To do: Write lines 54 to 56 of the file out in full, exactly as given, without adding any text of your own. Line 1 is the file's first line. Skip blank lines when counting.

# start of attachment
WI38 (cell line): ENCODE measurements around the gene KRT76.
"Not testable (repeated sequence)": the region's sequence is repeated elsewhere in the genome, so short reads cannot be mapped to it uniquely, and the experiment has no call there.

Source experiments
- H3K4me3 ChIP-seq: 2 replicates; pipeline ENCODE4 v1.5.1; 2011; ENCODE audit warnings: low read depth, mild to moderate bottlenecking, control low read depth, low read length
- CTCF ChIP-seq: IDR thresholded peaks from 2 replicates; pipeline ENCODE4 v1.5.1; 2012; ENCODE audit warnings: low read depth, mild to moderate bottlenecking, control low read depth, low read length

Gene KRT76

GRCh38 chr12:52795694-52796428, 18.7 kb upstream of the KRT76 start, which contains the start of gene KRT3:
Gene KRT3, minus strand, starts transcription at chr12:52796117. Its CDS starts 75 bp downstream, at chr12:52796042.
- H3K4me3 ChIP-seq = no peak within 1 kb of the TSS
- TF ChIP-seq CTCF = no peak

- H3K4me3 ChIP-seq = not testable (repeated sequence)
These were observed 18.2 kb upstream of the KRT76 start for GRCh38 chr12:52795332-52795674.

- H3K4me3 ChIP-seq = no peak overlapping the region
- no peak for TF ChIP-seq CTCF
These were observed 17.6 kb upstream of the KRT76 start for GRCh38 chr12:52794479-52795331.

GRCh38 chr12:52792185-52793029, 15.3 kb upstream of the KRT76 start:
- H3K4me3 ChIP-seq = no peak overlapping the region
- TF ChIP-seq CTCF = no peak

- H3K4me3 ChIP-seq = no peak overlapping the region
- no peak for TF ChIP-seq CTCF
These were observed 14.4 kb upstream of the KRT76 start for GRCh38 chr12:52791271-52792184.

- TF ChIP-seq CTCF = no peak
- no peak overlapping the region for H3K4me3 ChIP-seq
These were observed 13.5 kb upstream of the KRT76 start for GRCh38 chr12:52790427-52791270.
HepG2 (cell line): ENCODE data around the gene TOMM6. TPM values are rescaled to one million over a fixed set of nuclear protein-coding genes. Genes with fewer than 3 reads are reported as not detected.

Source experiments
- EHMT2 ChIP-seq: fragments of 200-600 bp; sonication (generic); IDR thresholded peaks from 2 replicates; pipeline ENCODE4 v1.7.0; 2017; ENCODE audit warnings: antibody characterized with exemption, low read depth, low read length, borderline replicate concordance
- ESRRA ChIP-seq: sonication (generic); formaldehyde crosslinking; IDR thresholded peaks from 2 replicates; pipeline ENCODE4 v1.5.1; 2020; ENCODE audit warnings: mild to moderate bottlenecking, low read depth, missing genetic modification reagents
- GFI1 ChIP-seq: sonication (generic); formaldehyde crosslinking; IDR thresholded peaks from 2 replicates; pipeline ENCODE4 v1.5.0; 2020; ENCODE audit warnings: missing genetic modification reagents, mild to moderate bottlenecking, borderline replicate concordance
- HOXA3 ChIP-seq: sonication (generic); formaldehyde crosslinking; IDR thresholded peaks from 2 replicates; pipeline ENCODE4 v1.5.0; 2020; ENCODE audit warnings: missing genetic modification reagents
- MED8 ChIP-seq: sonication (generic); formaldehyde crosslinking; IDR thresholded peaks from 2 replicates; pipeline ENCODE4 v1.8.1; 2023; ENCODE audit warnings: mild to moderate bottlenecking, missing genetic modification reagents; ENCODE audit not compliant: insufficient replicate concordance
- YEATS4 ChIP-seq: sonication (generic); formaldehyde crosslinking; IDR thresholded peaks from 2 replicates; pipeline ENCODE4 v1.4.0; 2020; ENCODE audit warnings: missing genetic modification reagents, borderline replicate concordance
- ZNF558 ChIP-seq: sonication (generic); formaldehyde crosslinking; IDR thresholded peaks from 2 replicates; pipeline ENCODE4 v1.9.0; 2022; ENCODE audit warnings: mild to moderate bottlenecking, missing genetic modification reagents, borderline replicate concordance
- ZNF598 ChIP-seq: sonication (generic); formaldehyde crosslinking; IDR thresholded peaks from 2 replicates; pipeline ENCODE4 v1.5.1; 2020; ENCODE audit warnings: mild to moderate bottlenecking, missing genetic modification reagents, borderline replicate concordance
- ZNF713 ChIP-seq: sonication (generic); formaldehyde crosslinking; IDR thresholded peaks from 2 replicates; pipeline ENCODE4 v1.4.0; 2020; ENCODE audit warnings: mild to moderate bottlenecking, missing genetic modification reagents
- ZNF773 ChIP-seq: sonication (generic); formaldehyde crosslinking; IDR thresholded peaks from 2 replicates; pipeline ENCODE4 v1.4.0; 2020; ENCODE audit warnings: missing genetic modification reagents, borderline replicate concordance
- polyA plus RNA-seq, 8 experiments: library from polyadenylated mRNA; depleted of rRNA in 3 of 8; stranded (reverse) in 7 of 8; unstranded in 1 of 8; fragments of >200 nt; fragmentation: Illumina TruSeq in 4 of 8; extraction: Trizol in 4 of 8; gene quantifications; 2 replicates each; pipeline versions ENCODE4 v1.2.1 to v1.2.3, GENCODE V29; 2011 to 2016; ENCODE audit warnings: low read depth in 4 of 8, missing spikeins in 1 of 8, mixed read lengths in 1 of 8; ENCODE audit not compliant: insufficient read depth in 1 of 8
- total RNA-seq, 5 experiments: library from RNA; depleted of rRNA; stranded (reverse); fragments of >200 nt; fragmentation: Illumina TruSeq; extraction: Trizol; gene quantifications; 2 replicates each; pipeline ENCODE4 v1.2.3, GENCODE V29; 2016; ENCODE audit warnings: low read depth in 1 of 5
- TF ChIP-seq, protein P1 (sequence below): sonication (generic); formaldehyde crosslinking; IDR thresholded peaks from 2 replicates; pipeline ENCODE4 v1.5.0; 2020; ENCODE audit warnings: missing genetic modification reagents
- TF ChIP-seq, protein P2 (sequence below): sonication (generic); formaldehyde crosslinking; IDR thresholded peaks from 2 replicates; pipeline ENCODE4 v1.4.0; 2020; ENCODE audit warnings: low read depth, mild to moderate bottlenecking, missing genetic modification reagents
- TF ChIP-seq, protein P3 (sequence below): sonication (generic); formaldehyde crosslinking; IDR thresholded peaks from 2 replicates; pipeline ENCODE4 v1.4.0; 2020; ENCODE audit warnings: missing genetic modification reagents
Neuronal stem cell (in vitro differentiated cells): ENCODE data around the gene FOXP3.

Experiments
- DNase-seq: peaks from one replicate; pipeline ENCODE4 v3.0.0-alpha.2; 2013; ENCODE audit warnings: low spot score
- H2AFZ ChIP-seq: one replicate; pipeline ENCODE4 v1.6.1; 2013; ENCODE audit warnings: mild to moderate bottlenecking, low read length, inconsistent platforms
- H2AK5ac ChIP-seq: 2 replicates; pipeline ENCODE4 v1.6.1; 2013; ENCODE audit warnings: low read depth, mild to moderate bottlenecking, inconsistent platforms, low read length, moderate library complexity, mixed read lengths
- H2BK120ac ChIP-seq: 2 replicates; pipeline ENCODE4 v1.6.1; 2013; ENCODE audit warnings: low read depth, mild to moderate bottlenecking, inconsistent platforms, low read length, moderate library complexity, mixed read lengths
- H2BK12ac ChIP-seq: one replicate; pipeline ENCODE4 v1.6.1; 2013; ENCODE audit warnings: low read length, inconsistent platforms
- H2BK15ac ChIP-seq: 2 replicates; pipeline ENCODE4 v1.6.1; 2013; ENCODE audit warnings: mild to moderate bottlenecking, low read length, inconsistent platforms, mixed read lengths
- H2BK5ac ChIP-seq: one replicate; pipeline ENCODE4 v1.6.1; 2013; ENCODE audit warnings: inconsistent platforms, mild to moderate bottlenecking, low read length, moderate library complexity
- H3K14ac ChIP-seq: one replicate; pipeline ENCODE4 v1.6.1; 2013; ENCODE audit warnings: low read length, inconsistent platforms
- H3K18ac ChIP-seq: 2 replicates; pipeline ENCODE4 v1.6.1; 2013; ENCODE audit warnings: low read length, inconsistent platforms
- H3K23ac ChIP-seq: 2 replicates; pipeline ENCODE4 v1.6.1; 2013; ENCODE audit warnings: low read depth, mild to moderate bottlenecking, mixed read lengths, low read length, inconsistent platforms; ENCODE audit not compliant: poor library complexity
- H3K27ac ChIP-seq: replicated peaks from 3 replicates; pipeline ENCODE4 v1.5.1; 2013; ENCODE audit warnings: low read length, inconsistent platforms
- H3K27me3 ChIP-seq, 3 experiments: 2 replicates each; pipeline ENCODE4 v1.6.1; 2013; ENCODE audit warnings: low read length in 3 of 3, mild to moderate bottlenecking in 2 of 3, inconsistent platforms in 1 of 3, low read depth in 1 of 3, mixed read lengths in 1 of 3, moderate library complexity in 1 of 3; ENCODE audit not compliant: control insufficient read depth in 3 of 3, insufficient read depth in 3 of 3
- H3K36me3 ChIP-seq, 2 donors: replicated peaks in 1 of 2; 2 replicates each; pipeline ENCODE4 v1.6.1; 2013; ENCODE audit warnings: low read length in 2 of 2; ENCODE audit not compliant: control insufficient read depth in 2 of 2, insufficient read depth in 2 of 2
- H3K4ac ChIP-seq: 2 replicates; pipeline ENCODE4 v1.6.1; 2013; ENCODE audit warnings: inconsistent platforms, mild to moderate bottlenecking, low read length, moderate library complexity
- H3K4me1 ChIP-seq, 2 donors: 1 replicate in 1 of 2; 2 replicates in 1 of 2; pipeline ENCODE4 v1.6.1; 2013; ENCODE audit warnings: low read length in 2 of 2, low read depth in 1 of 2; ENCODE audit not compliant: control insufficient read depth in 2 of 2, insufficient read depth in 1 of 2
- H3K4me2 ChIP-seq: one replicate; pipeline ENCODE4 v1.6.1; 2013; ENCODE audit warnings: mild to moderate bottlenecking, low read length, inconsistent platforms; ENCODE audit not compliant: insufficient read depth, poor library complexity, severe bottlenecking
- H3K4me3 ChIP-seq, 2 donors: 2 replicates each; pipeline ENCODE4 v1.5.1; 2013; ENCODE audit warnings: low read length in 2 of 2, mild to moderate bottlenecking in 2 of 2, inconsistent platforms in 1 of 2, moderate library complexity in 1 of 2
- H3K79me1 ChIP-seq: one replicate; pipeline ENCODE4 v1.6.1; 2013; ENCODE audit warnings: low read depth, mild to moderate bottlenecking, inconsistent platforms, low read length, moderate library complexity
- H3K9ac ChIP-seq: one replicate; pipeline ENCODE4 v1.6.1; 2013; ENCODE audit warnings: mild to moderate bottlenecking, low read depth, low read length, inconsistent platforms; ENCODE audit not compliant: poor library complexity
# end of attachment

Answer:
- H3K27ac ChIP-seq: replicated peaks from 3 replicates; pipeline ENCODE4 v1.5.1; 2013; ENCODE audit warnings: low read length, inconsistent platforms
- H3K27me3 ChIP-seq, 3 experiments: 2 replicates each; pipeline ENCODE4 v1.6.1; 2013; ENCODE audit warnings: low read length in 3 of 3, mild to moderate bottlenecking in 2 of 3, inconsistent platforms in 1 of 3, low read depth in 1 of 3, mixed read lengths in 1 of 3, moderate library complexity in 1 of 3; ENCODE audit not compliant: control insufficient read depth in 3 of 3, insufficient read depth in 3 of 3
- H3K36me3 ChIP-seq, 2 donors: replicated peaks in 1 of 2; 2 replicates each; pipeline ENCODE4 v1.6.1; 2013; ENCODE audit warnings: low read length in 2 of 2; ENCODE audit not compliant: control insufficient read depth in 2 of 2, insufficient read depth in 2 of 2